Left to right: John Gross (lighting), Ariana Balogh (projections), and Brynn Balogh (sound).
Thank you for doing a great job!

Maralyn’s Pet Corner
– What is Normal Earwax for Pets?

Cerumen, what we call earwax, is a normal, natural component of all dog ears. Earwax is secreted by special glands in the ear, and functions to collect dirt, debris, dead cells, microbes, pollen, etc. Earwax then slides and glides its way slowly out of the ear canal, carrying all the unwanted items with it and cleaning the ear naturally.
Is Earwax Normal for Pets?

A common question asked by pet parents is how much earwax is too much, and if they see earwax, if they should clean it from their pets’ ears.

If the ear appears normal and healthy on exam and there is no sign of infection, then there is no reason to clean the ear.

In most dogs and cats, the ear is a well-balanced organ that has a good system in place to take care of itself. If you start cleaning ears, you could upset the balance within the ear (literally—you can change the pH of the ear by cleaning it!), which can predispose the ear to infection. If your pet has normal ears, you can leave them alone.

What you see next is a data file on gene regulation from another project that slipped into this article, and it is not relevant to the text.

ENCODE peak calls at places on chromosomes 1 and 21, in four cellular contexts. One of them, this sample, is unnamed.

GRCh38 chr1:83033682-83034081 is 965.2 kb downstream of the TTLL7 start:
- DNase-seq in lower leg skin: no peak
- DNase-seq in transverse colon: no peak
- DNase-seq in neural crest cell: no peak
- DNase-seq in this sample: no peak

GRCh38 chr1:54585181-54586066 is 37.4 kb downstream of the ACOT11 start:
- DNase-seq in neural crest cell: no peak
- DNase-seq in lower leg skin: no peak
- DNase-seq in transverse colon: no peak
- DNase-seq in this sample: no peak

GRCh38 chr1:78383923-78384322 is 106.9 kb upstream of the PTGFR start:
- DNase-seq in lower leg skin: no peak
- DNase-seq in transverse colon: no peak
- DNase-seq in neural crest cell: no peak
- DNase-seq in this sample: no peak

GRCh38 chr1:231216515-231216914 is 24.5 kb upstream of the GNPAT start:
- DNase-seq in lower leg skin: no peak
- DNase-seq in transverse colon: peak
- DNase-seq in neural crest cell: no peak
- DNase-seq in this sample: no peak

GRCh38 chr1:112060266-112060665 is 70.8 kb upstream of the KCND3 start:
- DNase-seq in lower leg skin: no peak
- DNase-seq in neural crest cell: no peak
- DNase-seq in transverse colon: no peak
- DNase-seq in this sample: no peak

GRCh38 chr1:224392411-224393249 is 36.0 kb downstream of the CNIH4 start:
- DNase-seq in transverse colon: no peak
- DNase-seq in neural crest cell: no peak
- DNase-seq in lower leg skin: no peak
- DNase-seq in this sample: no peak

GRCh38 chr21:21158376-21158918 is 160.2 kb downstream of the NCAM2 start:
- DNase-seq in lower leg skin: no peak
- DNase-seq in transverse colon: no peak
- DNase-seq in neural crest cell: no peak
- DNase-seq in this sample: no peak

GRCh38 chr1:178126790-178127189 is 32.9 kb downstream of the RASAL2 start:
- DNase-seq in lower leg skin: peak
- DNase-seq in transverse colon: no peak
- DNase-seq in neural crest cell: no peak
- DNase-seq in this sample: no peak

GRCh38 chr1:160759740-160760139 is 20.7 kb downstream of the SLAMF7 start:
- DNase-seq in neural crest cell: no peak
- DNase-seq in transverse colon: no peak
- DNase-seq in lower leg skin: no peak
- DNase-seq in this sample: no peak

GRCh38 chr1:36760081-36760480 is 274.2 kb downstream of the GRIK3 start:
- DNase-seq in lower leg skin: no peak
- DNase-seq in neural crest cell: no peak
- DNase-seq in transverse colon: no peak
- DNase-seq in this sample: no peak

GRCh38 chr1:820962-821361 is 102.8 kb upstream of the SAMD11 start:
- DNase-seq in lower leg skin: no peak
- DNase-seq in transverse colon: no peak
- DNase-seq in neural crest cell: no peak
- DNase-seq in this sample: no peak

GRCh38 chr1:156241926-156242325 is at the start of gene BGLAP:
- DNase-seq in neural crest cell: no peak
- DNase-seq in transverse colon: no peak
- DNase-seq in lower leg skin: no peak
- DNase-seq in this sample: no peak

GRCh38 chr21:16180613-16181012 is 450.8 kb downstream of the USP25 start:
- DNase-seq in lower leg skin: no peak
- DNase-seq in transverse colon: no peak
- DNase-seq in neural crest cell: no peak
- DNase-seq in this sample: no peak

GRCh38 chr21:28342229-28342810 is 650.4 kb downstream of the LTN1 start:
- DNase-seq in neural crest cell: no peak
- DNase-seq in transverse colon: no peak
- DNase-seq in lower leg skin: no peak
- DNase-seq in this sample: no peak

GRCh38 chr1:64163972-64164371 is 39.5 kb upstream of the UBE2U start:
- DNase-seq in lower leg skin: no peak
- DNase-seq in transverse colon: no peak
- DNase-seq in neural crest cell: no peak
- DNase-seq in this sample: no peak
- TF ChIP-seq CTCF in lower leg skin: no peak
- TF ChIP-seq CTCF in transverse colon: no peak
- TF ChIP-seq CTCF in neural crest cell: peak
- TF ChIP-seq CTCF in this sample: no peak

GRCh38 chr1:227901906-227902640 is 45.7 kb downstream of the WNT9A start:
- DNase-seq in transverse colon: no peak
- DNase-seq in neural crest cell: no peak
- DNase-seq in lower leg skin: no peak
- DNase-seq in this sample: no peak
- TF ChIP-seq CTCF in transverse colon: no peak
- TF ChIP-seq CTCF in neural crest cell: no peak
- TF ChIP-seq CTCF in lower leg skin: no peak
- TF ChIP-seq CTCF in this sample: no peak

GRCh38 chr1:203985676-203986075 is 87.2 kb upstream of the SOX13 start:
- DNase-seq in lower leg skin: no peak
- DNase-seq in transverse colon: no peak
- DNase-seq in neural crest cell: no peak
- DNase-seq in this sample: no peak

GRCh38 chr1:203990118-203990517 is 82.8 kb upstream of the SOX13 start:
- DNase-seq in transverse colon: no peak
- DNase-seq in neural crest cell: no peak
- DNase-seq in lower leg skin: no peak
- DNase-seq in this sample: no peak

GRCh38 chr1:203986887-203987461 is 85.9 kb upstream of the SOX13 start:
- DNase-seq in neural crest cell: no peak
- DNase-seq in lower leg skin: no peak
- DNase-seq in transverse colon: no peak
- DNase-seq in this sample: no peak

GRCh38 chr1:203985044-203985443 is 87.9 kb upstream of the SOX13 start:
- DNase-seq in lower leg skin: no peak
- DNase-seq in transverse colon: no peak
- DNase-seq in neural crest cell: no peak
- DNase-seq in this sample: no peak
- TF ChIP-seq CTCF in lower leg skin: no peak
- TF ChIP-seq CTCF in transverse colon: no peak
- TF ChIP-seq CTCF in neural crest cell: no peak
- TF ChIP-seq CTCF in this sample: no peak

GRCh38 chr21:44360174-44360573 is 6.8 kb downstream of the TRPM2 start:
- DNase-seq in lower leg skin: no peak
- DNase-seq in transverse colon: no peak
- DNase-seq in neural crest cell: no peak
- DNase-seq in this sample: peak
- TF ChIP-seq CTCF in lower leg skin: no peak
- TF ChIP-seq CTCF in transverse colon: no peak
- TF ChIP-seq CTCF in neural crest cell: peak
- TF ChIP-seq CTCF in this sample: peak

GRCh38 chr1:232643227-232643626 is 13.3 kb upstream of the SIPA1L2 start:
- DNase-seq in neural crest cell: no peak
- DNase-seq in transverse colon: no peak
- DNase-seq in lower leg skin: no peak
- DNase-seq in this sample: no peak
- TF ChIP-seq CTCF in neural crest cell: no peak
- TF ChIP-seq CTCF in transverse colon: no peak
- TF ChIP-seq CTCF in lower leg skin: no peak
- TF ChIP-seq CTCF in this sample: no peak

If you aren’t sure whether your pet’s ears are healthy or if there is too much earwax, consult with your regular veterinarian, who can give you accurate information on your pet’s ear health.

Breeds Prone to Excess Earwax

Some dog and cat breeds are more prone to excessive levels of earwax that is unhealthy. Some Cocker Spaniels have a genetic condition that causes the glands in their ears to create excessive earwax.

Dogs with very long ear canals, Bassets for example, can experience excessive wax build-up.

English Bulldogs can have excessive earwax trapped in the folds of their ears. Skin conditions and allergies, which are not limited by breed but which Bulldogs are particularly prone to, can lead to excessive wax buildup and ear infections as well.

Poodles or poodle crosses grow hair in their ear canals, and because they do not shed their hair like other breeds, they can suffer from earwax getting trapped in the hair, creating a big hairball that blocks the ear.